The Eighteenth Century

The deaths of three major early Ch'ing landscapists within a decade--Shih-t'ao in 1707, Wang Yüan-ch'i in 1715, Wang Hui in 1717--mark a turning point in Chinese painting, of which the sharp decline in the production and importance of landscape is only one symptomatic aspect. We will conclude with a brief look at the small but high-level representation in the exhibition of this aftermath of the 17th century.

Marxist writers in P. R. China were inclined to regard the Yangchou “eccentrics” of the 18th century, as they regarded Hsü Wei and Shih-t’ao before them, as artists who liberated painting from a stifling orthodoxy, which they associated with political conservatism and oppression. Tung Ch’i-ch’ang and the Four Wangs were the villains in this particular narrative, and Tung’s works were not to be seen in pre-1977 exhibitions in China. More recent scholarship, whether by Chinese or foreign specialists, has largely rejected this ideological approach and judgements based on it, to adopt more apolitical stances. There is still enough truth in the argument, however, leaving politics aside, that it need not be discarded altogether. Before Shih-t’ao (to oversimplify), good painting accomplished its ends within sets of rules; after him, it often accomplished them by breaking the rules. The corollary of this observation is that breaking the rules can carry more risk, bring about more bad painting, than working within them--a practice that never (as Sung painting attests) precluded or even diminished originality. Non-conformist artists are obliged to formulate styles that offer new value systems to replace the old-established ones, in order to sustain a comparable level of quality and interest in their works.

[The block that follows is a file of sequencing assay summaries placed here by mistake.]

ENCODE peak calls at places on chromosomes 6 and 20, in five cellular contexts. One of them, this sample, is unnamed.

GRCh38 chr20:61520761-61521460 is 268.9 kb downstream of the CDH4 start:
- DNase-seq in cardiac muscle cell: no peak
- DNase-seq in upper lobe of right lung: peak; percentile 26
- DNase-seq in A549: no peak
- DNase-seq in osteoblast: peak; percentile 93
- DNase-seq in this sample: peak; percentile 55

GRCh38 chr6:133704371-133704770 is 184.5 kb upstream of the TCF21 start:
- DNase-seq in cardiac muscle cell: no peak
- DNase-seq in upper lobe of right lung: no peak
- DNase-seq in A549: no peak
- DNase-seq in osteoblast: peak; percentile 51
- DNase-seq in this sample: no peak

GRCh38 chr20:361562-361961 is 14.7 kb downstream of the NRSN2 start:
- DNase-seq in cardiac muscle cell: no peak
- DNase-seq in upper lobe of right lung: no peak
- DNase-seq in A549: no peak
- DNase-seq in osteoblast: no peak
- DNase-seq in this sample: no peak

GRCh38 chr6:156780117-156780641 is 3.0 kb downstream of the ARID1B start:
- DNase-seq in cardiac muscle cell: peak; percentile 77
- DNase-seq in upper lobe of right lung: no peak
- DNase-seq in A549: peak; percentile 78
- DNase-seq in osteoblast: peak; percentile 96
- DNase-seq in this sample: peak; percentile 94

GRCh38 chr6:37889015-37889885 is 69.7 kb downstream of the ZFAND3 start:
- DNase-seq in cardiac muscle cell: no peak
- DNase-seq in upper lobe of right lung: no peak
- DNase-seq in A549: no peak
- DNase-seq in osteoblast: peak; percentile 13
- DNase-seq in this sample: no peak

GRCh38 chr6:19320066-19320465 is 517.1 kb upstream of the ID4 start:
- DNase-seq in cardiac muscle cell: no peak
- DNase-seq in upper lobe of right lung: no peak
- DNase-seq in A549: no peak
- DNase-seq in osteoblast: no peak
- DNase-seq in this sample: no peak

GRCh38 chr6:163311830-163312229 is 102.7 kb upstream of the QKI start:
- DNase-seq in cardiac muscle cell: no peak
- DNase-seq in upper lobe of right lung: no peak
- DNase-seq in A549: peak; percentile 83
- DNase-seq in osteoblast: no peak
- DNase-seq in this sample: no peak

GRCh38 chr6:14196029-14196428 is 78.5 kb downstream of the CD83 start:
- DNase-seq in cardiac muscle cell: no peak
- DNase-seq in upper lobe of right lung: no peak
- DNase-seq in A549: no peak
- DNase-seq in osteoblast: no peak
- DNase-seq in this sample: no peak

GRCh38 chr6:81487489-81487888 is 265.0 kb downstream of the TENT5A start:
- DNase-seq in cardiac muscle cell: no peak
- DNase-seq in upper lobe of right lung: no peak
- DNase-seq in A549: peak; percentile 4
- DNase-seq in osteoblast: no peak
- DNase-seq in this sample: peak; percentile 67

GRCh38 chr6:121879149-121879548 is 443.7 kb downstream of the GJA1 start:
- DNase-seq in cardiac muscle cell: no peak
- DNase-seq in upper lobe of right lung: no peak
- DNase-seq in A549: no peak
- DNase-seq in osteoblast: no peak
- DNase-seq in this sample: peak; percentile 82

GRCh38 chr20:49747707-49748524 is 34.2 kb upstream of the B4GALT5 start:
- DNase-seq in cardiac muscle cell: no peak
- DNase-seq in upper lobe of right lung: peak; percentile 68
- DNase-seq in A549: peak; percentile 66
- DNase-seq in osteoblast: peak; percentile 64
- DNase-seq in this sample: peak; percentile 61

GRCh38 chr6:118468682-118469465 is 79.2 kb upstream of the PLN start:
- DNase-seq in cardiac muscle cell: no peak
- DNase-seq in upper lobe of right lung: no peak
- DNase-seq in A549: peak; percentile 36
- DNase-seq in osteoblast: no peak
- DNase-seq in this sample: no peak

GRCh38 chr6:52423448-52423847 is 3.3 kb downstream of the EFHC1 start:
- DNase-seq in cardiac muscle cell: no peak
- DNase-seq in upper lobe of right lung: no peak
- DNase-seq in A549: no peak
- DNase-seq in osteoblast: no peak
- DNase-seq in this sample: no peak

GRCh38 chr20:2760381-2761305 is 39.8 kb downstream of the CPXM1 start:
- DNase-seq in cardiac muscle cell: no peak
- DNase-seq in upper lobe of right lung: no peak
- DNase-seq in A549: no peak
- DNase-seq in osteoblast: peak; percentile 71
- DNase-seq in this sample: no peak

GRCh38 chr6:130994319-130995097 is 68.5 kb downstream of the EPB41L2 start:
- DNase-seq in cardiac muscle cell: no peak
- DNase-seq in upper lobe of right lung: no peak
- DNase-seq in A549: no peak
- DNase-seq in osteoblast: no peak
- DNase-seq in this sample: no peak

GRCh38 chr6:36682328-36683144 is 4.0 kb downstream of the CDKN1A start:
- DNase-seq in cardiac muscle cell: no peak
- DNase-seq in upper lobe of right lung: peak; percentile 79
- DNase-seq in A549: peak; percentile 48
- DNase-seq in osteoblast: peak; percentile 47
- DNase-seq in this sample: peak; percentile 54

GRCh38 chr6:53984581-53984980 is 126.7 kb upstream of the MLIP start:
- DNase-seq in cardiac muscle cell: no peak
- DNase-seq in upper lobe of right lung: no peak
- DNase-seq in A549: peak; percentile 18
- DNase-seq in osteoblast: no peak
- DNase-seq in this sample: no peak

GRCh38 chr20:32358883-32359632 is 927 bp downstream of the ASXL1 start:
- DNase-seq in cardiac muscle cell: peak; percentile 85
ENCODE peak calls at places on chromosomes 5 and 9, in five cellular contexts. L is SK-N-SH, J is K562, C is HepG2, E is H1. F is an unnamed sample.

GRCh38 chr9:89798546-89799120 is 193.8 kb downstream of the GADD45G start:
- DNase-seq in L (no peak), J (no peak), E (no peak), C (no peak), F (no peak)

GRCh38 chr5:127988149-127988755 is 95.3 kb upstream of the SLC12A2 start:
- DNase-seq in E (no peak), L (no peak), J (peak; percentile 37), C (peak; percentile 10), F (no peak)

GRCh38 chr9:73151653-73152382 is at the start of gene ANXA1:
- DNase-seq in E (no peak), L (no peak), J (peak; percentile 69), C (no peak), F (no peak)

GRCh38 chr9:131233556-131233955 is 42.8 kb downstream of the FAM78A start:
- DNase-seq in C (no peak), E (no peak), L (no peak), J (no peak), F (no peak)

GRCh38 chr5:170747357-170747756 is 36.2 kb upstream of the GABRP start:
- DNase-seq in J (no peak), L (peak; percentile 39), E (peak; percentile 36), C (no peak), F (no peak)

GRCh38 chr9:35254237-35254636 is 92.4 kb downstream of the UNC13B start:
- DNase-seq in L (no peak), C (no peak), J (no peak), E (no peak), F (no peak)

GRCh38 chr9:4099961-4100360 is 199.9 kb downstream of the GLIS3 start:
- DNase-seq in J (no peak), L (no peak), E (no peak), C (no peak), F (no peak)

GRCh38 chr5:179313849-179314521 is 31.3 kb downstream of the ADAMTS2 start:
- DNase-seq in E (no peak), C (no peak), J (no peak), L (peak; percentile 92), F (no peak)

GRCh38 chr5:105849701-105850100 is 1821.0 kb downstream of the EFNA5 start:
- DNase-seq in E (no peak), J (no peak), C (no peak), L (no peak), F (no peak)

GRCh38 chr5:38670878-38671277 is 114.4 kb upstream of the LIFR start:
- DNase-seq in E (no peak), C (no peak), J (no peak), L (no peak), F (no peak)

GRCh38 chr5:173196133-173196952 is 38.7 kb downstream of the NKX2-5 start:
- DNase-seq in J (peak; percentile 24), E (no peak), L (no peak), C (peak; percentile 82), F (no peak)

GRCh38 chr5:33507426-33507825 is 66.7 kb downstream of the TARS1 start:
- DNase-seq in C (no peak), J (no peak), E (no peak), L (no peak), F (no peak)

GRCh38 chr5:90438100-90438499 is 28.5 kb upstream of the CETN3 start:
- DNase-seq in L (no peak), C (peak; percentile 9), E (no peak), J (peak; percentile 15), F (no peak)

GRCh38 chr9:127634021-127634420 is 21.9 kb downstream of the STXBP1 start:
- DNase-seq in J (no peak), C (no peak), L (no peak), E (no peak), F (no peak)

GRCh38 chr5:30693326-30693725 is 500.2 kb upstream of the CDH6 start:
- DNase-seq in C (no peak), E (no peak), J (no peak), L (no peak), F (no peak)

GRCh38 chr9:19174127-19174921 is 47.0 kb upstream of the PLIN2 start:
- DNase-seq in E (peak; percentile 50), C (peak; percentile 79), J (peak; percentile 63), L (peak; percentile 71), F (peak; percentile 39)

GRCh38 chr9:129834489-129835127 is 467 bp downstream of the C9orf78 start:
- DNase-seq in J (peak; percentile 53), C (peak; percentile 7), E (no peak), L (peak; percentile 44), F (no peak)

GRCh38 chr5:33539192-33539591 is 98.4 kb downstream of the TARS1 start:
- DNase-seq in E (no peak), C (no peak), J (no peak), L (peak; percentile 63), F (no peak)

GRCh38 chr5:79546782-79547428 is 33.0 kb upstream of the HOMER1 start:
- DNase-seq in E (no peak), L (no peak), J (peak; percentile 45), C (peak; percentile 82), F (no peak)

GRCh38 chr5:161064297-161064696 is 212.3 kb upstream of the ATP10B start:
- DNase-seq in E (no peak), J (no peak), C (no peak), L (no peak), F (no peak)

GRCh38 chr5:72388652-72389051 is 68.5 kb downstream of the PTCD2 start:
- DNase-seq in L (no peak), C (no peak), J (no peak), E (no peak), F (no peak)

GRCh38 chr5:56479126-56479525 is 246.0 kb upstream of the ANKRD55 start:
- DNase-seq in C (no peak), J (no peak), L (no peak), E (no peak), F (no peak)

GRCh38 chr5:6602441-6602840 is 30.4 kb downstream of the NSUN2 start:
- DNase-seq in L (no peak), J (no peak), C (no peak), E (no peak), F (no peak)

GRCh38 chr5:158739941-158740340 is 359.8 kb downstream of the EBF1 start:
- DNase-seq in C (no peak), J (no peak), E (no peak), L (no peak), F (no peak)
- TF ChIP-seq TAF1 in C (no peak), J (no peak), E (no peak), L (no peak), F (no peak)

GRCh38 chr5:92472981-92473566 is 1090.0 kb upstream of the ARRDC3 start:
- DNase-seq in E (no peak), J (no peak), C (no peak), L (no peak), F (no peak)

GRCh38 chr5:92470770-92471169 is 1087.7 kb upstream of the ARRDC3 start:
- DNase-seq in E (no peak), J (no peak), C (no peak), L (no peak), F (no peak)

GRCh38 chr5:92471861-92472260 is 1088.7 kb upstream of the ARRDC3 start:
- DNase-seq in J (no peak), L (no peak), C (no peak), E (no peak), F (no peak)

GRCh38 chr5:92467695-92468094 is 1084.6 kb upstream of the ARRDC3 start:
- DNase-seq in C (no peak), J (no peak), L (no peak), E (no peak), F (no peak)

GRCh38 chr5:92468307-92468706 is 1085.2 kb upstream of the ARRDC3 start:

Before turning to the radicals, a brief look at a curious conservative: Ku Fu-chen. Because of his meticulous and antiquarian style, one encounters his paintings sometimes with false attributions to old masters. Good works by him, nonetheless, such as his 1715 Road to Shu (no. 53), have their charms, in diverting detail and a mild quirkiness. The profusion of small, evenly-weighted forms, however, precludes compositional strength, and Ku’s works in the end barely escape being merely decorative.